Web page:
By JOANNA KAKISSIS / ATHENS For once, the drama didn’t unfold during the raucous antiausterity protests on the streets outside Parliament. On Wednesday, the drama inside the Greek Parliament was so charged that it kept Greeks glued to the news, anxious that, by day’s end, they wouldn’t have a leader, a bailout plan or even a currency.
Prime Minister George Papandreou is still running the country, but his days — his hours even — could be numbered. He faces a crucial confidence vote in Parliament on Friday, and it’s not clear whether he has the votes to survive it.
During a debate Wednesday on the confidence vote, he also told lawmakers that he was open to all options, including leaving his post as Prime Minister to help build a coalition government and pave the way for snap elections. “I never excluded any topic from the discussion, not even my own position,” Papandreou said.(See how Papandreou’s move upsets Greece.)
Papandreou also scrapped his controversial idea to hold a public referendum on the bailout deals hammered out by the European Union. The idea so angered members of his own party that they pressured him to resign. One lawmaker, Milena Apostolaki, left PASOK, Papandreou’s socialist party, and called the referendum plan “divisive.”
The referendum had, indeed, caused a maelstrom after Papandreou introduced it earlier in the week. He had hoped the public vote — the first since 1974, when Greece voted to abolish the monarchy — would give Greeks a direct voice in the fate of their country. Papandreou had reportedly grown distressed that austerity was hurting Greeks and that the strain of the last year was tearing the country’s social fabric.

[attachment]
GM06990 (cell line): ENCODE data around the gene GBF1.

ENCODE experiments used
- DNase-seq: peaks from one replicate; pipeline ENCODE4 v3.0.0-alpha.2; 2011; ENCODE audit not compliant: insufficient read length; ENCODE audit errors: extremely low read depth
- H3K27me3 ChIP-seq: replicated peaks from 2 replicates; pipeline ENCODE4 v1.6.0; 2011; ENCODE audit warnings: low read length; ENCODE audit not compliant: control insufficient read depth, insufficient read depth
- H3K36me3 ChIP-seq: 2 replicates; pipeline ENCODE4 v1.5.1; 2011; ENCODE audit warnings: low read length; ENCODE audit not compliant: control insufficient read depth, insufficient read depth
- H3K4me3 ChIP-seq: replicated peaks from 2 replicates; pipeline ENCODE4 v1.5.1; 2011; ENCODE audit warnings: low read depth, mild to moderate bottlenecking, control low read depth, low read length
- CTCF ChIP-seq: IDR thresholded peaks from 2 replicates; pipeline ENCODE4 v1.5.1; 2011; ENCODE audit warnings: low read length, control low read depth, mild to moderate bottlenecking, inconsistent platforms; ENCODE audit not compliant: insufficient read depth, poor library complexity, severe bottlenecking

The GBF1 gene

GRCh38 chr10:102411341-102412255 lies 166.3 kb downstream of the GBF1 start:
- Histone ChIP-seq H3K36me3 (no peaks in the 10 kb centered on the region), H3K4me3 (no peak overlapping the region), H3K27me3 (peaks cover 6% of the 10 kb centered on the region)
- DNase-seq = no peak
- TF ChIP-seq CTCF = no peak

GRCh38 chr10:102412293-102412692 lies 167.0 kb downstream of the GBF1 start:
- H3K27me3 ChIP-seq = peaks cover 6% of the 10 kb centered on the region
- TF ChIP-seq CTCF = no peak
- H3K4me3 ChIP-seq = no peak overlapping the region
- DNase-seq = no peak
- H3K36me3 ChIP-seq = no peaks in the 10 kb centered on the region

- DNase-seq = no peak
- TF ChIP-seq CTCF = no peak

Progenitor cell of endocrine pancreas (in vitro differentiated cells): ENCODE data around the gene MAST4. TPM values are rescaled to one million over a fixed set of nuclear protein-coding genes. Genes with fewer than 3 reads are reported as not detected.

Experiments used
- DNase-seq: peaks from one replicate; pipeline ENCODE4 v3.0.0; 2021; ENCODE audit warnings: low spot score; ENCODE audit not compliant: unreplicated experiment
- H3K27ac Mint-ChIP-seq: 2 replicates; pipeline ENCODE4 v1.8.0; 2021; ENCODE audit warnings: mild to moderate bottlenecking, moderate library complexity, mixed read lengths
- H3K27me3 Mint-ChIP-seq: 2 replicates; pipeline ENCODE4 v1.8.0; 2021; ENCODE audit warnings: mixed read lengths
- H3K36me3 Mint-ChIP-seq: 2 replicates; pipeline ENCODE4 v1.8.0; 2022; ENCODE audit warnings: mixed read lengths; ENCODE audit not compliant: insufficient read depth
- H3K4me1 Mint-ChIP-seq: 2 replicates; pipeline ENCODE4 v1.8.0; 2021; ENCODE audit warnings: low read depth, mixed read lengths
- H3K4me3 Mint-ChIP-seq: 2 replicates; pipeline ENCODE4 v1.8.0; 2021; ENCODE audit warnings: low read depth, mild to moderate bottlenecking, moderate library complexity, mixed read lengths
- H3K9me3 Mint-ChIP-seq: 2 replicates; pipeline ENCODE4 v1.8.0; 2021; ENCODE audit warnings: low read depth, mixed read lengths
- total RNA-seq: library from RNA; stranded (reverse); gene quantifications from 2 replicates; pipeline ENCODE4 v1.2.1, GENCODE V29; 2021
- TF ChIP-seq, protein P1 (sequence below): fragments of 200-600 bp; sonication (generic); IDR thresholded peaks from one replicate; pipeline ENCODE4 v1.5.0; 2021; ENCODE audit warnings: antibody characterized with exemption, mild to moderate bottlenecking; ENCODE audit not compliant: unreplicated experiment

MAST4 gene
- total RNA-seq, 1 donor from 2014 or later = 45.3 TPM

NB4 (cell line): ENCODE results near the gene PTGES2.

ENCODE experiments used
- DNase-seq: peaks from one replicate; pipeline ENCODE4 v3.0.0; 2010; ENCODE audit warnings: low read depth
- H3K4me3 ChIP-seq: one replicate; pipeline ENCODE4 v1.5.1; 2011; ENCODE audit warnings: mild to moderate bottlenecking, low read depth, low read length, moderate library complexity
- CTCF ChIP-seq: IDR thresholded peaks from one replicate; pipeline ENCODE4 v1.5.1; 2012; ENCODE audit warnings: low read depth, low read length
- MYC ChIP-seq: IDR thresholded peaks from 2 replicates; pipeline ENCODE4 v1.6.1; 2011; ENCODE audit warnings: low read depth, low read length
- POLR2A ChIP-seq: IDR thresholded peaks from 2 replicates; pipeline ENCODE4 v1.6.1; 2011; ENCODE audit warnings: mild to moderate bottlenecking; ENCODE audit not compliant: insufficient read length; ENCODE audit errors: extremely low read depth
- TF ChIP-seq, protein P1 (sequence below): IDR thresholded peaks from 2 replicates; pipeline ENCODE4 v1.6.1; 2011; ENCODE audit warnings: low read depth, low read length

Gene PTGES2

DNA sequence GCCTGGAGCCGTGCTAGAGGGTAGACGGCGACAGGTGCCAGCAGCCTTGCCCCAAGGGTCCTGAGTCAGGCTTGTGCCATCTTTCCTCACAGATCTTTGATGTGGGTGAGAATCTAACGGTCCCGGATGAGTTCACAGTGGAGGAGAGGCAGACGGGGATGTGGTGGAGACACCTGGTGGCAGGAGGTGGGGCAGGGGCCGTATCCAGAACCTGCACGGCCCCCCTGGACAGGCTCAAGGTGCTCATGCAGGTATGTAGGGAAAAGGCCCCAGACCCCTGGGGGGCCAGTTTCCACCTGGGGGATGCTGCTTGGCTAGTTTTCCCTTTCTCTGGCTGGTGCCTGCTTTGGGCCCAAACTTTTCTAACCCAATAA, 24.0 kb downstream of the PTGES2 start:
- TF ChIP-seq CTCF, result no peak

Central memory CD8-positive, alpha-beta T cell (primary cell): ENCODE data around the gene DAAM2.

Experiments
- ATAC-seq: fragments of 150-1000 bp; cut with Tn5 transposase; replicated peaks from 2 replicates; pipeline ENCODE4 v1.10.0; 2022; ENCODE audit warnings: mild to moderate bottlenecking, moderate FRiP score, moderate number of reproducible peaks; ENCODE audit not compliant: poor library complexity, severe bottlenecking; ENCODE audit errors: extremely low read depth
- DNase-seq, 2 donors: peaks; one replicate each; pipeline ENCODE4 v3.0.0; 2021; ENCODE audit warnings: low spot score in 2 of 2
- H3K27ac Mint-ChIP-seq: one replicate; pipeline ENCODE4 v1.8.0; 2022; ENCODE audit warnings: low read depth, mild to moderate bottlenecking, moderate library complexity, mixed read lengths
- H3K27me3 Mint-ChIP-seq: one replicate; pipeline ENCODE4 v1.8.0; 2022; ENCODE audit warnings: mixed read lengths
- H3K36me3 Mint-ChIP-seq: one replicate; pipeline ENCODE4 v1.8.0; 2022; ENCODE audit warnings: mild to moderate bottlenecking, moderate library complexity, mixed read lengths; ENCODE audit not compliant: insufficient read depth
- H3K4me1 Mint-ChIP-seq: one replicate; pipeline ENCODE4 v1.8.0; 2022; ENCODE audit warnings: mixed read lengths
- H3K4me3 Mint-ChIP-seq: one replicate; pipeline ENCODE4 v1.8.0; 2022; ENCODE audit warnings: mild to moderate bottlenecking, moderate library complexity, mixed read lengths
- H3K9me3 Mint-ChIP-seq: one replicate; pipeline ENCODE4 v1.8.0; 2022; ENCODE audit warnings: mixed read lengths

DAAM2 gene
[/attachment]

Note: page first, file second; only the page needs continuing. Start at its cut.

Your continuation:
But instead of welcoming the referendum as a sign of direct democracy, Greeks panicked. Many worried about the repercussions, especially after German Chancellor Angela Merkel and French President Nicolas Sarkozy demanded that it be a question about whether Greece wants to stay in the euro zone.(See photos of a general strike in Athens.)
“I haven’t been able to sleep since he announced this,” says Yiannis Tsarmougelis, an economics professor at the University of the Aegean. “I just don’t understand the motive, why he would endanger the country’s standing in Europe like this. It seems so reckless to me.”
The call for a referendum added even more uncertainty at a time when Greeks can’t handle it, says Nikos Paratsiokos, 31, a policy researcher. “We just don’t know what’s going to happen from minute to minute. We need Europe, and now I’m worried the Europeans are going to lose trust in us now and think we’re the poor, backward cousins who can’t manage our own affairs.”
Antiausterity activists said the referendum should have been held last year, before Greece signed any agreements with the European Union and International Monetary Fund (IMF). “What’s the point of having this now?” asked Christos Hatzis, a 29-year-old activist and radio-show host. “I don’t think it’s a genuine move. I don’t trust Papandreou.”